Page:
Profits are sagging at some of Egypt's biggest companies in a fresh sign the country's revolution continues to take it toll on its economy.
Banking and property have been among the sectors hardest hit by the revolution and the political uncertainty that followed, analysts say.
Commercial International Bank, Egypt's largest lender, has announced an 11 per cent decline in second-quarter profits, compared with the same period last year, to 443 million Egyptian pounds (Dh272.5m).
Profits at Talaat Moustafa Group, one of the country's biggest developers, slumped 40 per cent in the second quarter to 202m pounds. Palm Hills Development, another big property player, is projected to lose 45.3m pounds in the second quarter.
"To book profits you need to deliver the unit, and in the current political environment we did have some delays in construction," said Jan Hasman, an analyst at EFG-Hermes.
"The country was at a standstill during the most crucial events of the revolution, and some of the construction could not be delivered."
Banks, meanwhile, have taken a hit because of companies' reluctance to buy equipment or to borrow to expand their businesses in the current uncertainty. They are also feeling the brunt of a decline in trade to and from Egypt - financing commerce made up a substantial part of some banks' business.
"For banks the main negative effect was in the first quarter, when there was a clear drop in loan growth driven by lower capital expenditure and loan demand," said Tarik El Mejjad, an analyst with Nomura in London. Take a deeper look at the state of Egypt's biggest listed companies, and analysts say the picture gets far more complicated.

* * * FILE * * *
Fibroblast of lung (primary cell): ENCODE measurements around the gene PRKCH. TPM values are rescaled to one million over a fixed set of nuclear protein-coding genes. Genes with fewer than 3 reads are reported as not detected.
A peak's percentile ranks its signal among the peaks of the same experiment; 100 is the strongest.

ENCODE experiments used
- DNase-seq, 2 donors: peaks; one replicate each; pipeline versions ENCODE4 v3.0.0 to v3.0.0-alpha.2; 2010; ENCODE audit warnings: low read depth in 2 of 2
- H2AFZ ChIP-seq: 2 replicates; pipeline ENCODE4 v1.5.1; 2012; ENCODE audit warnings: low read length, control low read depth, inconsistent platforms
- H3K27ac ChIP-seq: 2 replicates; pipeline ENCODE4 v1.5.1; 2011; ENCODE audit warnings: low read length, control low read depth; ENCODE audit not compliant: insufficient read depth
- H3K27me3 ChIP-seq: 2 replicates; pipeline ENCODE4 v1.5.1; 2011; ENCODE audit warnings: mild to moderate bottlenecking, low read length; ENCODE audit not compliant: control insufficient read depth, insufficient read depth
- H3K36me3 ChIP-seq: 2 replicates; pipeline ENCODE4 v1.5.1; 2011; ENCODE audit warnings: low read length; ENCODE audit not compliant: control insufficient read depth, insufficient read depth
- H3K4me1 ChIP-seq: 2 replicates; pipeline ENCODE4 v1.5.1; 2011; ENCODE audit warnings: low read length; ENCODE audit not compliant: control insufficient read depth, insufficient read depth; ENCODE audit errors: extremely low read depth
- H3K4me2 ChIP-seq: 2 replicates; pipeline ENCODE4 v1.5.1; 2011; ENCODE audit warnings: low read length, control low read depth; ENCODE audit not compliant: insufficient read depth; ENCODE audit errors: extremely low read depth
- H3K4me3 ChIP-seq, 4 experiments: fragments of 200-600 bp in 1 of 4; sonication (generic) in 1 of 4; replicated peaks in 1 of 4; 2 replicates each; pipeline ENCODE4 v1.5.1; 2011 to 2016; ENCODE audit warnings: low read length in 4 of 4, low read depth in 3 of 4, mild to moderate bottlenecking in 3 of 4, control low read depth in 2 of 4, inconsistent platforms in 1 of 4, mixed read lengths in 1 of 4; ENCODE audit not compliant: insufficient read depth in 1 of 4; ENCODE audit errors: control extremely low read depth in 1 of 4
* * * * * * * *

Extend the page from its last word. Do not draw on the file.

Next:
Property companies, for one, are beset by obstacles that extend well beyond delays in construction. In the short term, some of them are still booking profits for projects finished years ago, which is partly obscuring the financial effect of the revolution. But a long-term stagnation in sales and flagging demand for new projects could put a serious dent in future profits.
Analysts are already forecasting slower profit growth into next year for Orascom Construction, the country's biggest builder. Analysts point to other worrying signs, such as a rise in the number of people getting refunds of deposits put down in better economic times.
There is also concern about a lack of new sales and possible problems for some developers completing projects they have promised to build. "With Palm Hills Development we do have some concerns about its liquidity and its ability to fulfil its commitments to its customers," Mr Hasman said. The company posted an operating loss of 73m pounds in the first quarter.
Compounding that sad state of affairs, executives at some of the biggest developers in Egypt, including Palm Hills, have been hauled into court amid allegations of improper land grants by the government of the former president, Hosni Mubarak. In a market where mortgages are a rarity and off-plan sales are the norm, avoiding such bad publicity and keeping trust intact was a top priority, Mr Hasman said.
"It's a market based on trust," he said. "You have to have trust on both sides. The buyer has to trust the developer that the property will be delivered according to specifications. The developer has to trust the client that once they construct the unit the client will pay."
While banks and property companies have taken huge hits after the revolution, Egypt's big telecommunications companies - Orascom Telecom, Telecom Egypt and Mobinil - have had a relatively problem-free time. Many suffered outages at the height of January's protests, but none had a significant amount of equipment destroyed, said Sally Gerges, an analyst with Beltone Financial in Cairo.
"There was theft of cables, damage to infrastructure, and they couldn't maintain some of their base stations because of the low security," she said. "But nothing has been booked in their statements as yet, and even if it were to be booked, I wouldn't expect it to be very significant."
Still, new subscriptions to telecoms services have taken a dive, she concedes, and the continuing lack of clarity about the structure of a new Egyptian government and its telecommunications regulator pose serious risks for the country's overall economy.